Re-designing primary care

Understanding the needs, preferences, and goals related to their health is essential for doctors and other health care professionals to support and achieve their version of optimal health.   The Department of Veterans Affairs (DVA) is the largest integrated health care system in the United States, with 8.3 million Veteran patients cared for across 152 hospitals and 1400 primary care outpatient clinics or community living centers each year. In addition, there are over 53,000 licensed health care practitioners working across these clinics providing care. Given the large number of locations and the large number of employees, changing the way of doing things can be very challenging.

In April 2010, the VA began efforts to make changes to the way health care teams were caring for their patients, by establishing primary care teams (which included a doctor, nurses, and a clerk) whose goal was to fully understand the needs and preferences of their patients and to focus on providing care to the patient that will support them in achieving goals.

In this study, we focused on understanding things that were preventing doctors from delivering patient-centered care (PCC) and also things that were helping them to achieve it. We spoke with leaders in the health care system as well as doctors, nurses, and others to learn about planning for these changes, the process that occurred when making the changes, as well as any remaining challenges or changes that are still needed.

Fig. 1. 12 Principles of Patient-Centered Care. Source: Department of Veterans Affairs, Report of the Universal Services Task Force. April 2009.

Fig. 1. 12 Principles of Patient-Centered Care.
Source: Department of Veterans Affairs, Report of the Universal Services Task Force. April 2009.

A primary challenge during the course of this change was that many members of the health care community did not clearly understand what the goals of the new program were; as a result, some individuals were slower to want to make change and were slower to make changes. This suggested that better ways to communicate changes (such as through multiple levels of leadership) might facilitate better awareness and understanding of the changes occurring and encourage people to participate in the changes.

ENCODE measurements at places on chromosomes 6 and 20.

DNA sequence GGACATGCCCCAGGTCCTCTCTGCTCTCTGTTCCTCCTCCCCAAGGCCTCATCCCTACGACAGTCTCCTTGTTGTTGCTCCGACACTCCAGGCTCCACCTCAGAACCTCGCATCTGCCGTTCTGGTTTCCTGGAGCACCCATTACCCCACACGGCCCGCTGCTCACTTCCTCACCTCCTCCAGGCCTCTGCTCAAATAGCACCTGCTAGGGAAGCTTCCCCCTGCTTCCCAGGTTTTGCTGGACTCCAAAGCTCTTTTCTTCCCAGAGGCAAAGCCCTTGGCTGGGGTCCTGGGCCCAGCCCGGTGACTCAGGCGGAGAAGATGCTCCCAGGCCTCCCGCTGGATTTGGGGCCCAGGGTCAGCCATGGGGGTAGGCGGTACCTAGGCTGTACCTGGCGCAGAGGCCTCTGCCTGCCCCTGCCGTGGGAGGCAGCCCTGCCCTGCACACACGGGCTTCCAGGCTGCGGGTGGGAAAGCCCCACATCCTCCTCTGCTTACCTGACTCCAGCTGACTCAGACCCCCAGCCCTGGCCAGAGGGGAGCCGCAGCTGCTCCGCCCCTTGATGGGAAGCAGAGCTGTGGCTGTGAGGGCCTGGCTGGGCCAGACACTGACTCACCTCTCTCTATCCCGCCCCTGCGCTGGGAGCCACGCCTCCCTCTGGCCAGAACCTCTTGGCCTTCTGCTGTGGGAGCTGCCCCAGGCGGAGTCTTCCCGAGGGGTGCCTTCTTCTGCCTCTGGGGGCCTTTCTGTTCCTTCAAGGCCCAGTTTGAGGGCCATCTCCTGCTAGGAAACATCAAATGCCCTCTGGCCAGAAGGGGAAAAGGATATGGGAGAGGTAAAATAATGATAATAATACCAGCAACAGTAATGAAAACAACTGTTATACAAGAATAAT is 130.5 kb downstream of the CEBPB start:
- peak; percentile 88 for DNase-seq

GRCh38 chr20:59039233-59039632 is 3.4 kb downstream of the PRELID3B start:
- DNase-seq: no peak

Our findings suggest that working as a team; including doctors, nurses, and others and providing everyone with a clear role and clear goals was essential for supporting the shift to PCC. Working as a team allowed members to share their experiences with one another, incorporate feedback and perspectives from multiple members of the team, and support one another to ensure the patient is receiving the best care possible.

We also found that members of the health care team felt that there was some clarification needed around what the role and goals of each team member should be. Some individuals, especially nurses, felt that on a daily basis their role seemed to include tasks that might be more appropriate for other team members. The lack of clearly defined tasks and roles contributed to some frustration among some team members. Participants suggested that with clear roles and goals, successes and needs for improvement in performance can be clearly identified and communicated to the health care team or the team member.

The study is a good example of how efforts to make change across many facilities and many health care team members need careful planning, evaluation at each step of the process to make changes as needed/possible along the way, and engagement by all members of the team so that everyone is familiar with and contributes to the vision and goals of the program and understands the importance of their role in that change.



Re-designing primary care: Implementation of patient-aligned care teams.
LaVela SL, Hill JN
Healthc (Amst). 2014 Dec


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